Hop, occasionally written HOP, is an abbreviation for Hsp70-Hsp90 Organizing Protein. It functions as a co-chaperone which reversibly links together the protein chaperones Hsp70 and Hsp90.
Hop belongs to the large group of co-chaperones, which regulate and assist the major chaperones (mainly heat shock proteins). It is one of the best studied co-chaperones of the Hsp70/Hsp90-complex. It was first discovered in yeast and homologues were identified in human, mouse, rat, insects, plants, parasites, and virus. The family of these proteins is referred to as STI1 (stress inducible protein) and can be divided into yeast, plant, and animal STI1 (Hop).
STI proteins are characterized by some structural features: All homologues have nine tetratricopeptide repeat (TPR) motifs, that are clustered into domains of three TPRs. The TPR motif is a very common structural feature used by many proteins and provides the ability of directing protein-protein interactions. Crystallographic structural information is available for the N-terminal TPR1 and the central TPR2A domains in complex with Hsp90 resp. Hsp70 ligandpeptides.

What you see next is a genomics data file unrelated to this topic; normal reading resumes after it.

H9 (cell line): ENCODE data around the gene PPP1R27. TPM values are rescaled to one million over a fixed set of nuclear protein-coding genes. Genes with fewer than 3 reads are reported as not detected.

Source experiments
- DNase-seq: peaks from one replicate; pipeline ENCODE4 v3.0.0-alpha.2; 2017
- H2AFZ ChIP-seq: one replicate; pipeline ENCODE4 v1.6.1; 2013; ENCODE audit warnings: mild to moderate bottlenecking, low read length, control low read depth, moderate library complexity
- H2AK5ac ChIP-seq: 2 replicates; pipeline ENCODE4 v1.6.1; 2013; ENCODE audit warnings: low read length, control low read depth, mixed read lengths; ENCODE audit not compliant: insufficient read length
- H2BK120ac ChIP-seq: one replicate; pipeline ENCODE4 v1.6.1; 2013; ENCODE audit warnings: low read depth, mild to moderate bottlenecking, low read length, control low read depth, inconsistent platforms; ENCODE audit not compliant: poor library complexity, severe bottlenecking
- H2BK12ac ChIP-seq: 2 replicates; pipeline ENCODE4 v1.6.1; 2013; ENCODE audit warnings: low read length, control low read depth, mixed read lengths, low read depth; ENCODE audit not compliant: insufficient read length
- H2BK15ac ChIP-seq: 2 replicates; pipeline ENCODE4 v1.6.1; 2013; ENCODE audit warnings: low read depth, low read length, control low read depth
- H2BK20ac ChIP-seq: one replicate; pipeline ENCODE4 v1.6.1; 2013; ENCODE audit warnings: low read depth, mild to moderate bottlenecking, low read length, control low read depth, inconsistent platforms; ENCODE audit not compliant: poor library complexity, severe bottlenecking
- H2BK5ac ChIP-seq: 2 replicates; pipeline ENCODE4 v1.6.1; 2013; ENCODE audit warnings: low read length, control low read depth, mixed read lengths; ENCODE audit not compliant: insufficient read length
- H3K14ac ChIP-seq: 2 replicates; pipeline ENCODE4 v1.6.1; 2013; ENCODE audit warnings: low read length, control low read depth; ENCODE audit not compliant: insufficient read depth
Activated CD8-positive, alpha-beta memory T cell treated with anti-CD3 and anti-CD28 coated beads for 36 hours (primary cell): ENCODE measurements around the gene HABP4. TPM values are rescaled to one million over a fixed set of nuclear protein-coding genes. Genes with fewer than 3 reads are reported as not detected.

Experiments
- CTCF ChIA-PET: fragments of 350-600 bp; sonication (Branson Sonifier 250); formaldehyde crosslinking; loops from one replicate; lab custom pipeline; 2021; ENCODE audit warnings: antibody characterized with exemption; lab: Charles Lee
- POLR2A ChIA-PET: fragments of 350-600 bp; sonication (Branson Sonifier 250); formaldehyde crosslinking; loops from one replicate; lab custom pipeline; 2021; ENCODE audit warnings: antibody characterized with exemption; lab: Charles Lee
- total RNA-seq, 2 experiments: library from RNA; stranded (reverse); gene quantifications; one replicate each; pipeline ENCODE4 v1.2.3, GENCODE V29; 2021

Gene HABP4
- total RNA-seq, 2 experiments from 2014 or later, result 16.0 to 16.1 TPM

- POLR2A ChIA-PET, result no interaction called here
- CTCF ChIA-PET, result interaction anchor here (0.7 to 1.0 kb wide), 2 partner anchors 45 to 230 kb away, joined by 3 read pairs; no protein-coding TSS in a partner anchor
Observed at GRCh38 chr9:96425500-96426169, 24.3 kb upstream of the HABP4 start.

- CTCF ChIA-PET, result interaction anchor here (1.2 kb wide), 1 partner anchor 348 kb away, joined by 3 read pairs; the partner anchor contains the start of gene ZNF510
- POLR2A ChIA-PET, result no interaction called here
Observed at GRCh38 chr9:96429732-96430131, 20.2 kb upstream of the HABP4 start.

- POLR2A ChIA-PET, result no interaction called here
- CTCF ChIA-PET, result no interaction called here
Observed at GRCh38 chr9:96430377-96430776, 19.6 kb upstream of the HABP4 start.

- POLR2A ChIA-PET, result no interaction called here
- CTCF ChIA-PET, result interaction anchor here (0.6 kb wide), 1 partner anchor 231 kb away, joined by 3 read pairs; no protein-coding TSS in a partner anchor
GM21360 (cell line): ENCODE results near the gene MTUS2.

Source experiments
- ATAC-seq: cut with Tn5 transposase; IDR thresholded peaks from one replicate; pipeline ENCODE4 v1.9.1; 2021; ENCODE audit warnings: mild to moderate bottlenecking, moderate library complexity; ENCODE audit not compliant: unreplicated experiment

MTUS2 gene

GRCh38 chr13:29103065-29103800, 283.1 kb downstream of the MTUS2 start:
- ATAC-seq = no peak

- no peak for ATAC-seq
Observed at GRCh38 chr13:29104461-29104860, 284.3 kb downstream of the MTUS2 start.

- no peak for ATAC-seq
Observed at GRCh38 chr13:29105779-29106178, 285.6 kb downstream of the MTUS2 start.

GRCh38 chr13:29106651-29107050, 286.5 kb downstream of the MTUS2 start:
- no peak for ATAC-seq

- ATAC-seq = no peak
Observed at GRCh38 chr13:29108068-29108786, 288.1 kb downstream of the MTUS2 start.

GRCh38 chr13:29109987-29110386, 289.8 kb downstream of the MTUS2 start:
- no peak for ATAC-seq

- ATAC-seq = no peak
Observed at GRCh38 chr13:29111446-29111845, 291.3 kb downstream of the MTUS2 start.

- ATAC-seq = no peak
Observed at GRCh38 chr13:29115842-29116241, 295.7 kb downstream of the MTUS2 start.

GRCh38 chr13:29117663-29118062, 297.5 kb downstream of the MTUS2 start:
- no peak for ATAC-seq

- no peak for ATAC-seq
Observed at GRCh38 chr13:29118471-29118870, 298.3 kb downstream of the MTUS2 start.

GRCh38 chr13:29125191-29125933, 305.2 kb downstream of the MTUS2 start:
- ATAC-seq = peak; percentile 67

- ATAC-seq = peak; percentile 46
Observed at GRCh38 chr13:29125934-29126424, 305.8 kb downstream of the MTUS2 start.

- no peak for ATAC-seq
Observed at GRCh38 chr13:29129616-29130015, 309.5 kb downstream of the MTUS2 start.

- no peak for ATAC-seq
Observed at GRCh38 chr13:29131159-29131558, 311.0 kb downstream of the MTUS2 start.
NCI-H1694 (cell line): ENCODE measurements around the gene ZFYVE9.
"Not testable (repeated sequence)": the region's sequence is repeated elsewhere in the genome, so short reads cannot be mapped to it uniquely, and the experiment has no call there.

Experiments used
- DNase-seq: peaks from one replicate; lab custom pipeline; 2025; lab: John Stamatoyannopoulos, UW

The main function of Hop is to link Hsp70 and Hsp90 together. But recent investigations indicate that it also modulates the chaperone activities of the linked proteins and possibly interacts with other chaperones and proteins. Apart from its role in the Hsp70/Hsp90 "chaperone machine" it seems to participate in other protein complexes too (for example in the signal transduction complex EcR/USP and in the Hepatitis B virus reverse transcriptase complex, which enables the viral replication). It acts as a receptor for prion proteins too. Hop is located in diverse cellular regions and also moves between the cytoplasm and the nucleus.
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